CHICAGO - The FIFA Women’s World Cup only happens once every four years, and whether you’re a soccer devotee or someone who just tunes in when the Cup comes around, you won’t want to miss the action. Never fear: We’ve got you covered.
Every day through the Final on August 20, FOX Digital will be breaking down the details on all the can’t-miss matches, players to watch and other essential details. What’s next: As the teams take a breather, we look at some of the tournament’s most exciting players – and the can’t-miss matches coming up this weekend.
Watch the 2023 FIFA Women’s World Cup only on FOX and FS1.
Women’s World Cup matches on August 4, 2023
There are none! The 16 remaining teams take a well-deserved break before the round of 16 kicks off in earnest on Saturday.
Women’s World Cup: This weekend’s matches
Saturday, August 5
- Switzerland (group A winner) vs. Spain, 1 a.m., FS1
- Japan (group C winner) vs. Norway, 4 a.m., FS1
- Netherlands (group E winner) vs. South Africa, 10 p.m., FOX
Sunday, August 6
- Sweden (group G winner) vs. United States, 5 a.m., FOX
Honestly, all of them! But for our money, the most exciting match-ups are clear: The impressive Swedish team will be the most daunting challenge yet for a U.S. team that has yet to gel, while Japan, the tournament’s best team (so far), will try to put on another show in its match against Norway.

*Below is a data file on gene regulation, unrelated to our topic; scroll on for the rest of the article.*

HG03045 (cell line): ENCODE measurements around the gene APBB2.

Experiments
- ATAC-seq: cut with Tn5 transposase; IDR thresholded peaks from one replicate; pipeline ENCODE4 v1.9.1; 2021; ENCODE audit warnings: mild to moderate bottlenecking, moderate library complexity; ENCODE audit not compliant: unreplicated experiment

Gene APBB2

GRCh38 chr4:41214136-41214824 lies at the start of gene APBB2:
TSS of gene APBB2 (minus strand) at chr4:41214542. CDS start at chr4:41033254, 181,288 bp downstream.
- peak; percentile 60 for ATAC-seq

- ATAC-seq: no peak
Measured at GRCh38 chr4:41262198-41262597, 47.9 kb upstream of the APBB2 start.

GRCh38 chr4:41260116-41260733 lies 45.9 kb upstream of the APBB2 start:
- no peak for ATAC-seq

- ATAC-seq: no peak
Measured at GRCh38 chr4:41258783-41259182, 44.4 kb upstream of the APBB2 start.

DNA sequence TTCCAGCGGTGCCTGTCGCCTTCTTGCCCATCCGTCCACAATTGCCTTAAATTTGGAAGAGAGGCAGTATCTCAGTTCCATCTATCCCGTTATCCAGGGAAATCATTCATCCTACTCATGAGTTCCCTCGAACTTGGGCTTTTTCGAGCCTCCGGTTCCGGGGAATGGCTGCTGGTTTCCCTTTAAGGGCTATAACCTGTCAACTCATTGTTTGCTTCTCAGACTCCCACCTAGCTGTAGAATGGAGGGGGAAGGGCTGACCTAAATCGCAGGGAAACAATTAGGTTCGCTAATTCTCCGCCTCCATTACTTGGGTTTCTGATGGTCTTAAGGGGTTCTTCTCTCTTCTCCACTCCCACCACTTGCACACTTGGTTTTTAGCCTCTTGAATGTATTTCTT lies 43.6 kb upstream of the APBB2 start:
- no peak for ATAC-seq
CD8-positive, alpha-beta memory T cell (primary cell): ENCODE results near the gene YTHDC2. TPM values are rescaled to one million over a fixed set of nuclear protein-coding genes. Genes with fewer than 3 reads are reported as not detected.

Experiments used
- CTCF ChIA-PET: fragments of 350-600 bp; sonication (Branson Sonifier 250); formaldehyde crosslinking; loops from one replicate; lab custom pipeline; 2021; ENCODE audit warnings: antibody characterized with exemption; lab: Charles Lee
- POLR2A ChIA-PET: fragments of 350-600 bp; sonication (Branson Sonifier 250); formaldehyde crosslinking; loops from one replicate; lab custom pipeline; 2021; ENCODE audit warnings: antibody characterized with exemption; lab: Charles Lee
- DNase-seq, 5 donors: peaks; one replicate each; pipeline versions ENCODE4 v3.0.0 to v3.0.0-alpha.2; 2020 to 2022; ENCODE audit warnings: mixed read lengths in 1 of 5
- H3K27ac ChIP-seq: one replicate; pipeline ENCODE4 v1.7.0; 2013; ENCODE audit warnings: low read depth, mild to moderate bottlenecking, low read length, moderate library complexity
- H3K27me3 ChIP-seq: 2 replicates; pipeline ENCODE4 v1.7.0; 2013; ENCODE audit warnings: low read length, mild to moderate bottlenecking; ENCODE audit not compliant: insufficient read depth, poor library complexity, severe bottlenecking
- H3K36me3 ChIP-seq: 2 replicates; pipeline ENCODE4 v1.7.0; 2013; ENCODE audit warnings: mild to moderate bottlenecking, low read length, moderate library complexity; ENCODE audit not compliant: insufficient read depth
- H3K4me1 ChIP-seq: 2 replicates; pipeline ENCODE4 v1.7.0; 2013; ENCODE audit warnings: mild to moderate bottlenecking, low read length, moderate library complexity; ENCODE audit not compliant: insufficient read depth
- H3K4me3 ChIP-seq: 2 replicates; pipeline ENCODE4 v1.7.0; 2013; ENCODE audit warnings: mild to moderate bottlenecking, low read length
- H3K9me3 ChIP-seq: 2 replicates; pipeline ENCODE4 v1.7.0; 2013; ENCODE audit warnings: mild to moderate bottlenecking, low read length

Players to watch for this weekend
Japan: Saki Kumagai, defender
Japan and coach Futoshi Ikeda will be relying on this captain to steer the team toward victory – she’s the only member of the current Nadeshiko squad to play a role in Japan’s 2011 World Cup victory.
Also of note: Hinata Miyazawa, current leader in the race for the Golden Boot with four goals.
Netherlands: Lieke Martens, forward
Called "one of the most exciting attacking players of her generation" by FIFA, this former UEFA Player of the Year isn’t her team’s only source of firepower, but she’s formidable – and not just as a goal-scorer. Now playing in her third WWC, FIFA praises the Paris Saint-Germain star’s "exceptional ability to pass her way out of tight spaces," adding that her "pinpoint accuracy from long range and excellent reading of the game pulls opposition defenses out of shape, allowing the 30-year-old to create opportunities for her team-mates in the penalty area."
Also of note: Jill Roord, whose three goals in the tournament thus far put her in the mix for the Golden Boot.
Norway: Ada Hegerberg, striker
Hegerberg, one of soccer’s biggest stars, returns to the Norwegian side after sitting out the 2019 cup. FOX Sports calls her "a contender for the Golden Boot." Hegerberg missed Noway’s final group stage match due to injury; let’s hope one of the sport’s most exciting players is in fighting form for this weekend.
Also of note: Sophie Haug, who put herself in contention for the Golden Boot with a hat trick in Norway’s match against the Philippines.
South Africa: Hildah Magaia, forward
WELLINGTON, NEW ZEALAND - JULY 18: Hildah Magaia of South Africa poses for a portrait during the official FIFA Women's World Cup Australia & New Zealand 2023 portrait session on July 18, 2023 in Wellington, New Zealand. (Photo by Katelyn Mulc (Getty Images)